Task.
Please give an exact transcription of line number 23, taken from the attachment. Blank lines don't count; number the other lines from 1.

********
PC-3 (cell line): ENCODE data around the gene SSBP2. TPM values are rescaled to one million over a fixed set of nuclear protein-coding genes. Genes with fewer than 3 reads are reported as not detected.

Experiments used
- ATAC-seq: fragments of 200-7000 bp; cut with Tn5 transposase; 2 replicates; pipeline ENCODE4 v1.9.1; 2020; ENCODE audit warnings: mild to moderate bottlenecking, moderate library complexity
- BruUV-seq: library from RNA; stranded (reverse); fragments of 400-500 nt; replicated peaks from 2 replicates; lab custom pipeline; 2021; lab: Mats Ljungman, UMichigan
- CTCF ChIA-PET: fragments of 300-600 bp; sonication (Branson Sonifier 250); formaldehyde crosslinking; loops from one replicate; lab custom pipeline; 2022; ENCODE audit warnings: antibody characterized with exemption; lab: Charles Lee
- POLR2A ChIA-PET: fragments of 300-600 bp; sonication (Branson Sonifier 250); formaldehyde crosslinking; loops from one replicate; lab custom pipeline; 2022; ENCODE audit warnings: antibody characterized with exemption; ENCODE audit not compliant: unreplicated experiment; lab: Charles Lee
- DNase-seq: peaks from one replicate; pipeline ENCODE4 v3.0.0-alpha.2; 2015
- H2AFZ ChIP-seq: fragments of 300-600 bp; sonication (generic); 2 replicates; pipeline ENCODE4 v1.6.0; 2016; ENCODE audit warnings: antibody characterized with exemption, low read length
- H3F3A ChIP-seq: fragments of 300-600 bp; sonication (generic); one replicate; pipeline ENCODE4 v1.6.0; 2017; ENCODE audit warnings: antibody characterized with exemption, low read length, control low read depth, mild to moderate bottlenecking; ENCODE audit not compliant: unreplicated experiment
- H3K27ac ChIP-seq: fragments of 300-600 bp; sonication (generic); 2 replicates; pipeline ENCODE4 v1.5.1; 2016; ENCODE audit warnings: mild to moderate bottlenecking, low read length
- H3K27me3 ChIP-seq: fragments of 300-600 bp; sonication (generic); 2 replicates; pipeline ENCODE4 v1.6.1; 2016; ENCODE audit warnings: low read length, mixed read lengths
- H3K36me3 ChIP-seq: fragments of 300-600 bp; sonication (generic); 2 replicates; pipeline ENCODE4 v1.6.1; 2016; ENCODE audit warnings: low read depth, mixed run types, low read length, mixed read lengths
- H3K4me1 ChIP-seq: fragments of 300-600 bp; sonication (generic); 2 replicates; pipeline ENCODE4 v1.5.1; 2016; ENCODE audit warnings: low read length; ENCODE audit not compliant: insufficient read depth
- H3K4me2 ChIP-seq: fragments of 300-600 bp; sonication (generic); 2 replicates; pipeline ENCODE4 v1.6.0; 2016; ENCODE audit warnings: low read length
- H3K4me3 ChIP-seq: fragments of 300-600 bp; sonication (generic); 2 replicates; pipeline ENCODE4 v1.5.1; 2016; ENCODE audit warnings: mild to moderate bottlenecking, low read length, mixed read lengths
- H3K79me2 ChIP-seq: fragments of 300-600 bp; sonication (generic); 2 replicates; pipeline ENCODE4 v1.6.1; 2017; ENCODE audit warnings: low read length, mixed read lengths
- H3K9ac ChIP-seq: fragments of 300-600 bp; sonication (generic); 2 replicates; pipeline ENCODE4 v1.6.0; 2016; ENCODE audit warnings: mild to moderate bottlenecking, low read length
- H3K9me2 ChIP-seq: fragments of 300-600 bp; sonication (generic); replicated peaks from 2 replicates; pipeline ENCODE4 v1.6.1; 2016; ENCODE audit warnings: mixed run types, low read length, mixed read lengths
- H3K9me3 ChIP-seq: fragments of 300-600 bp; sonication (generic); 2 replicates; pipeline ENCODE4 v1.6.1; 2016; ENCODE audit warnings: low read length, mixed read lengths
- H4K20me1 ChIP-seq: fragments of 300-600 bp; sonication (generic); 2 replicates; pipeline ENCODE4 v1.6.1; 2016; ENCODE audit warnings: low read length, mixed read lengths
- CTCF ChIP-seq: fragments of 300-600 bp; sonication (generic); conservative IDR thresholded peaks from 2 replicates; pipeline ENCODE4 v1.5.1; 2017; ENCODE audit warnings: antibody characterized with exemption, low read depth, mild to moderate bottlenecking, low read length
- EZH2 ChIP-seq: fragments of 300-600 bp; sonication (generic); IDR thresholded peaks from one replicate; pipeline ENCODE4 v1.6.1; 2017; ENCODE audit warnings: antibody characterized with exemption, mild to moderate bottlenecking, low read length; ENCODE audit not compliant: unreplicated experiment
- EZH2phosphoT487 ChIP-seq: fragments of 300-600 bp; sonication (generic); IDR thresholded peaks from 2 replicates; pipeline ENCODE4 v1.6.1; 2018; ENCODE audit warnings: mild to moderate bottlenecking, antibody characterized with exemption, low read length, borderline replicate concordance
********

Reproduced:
- EZH2phosphoT487 ChIP-seq: fragments of 300-600 bp; sonication (generic); IDR thresholded peaks from 2 replicates; pipeline ENCODE4 v1.6.1; 2018; ENCODE audit warnings: mild to moderate bottlenecking, antibody characterized with exemption, low read length, borderline replicate concordance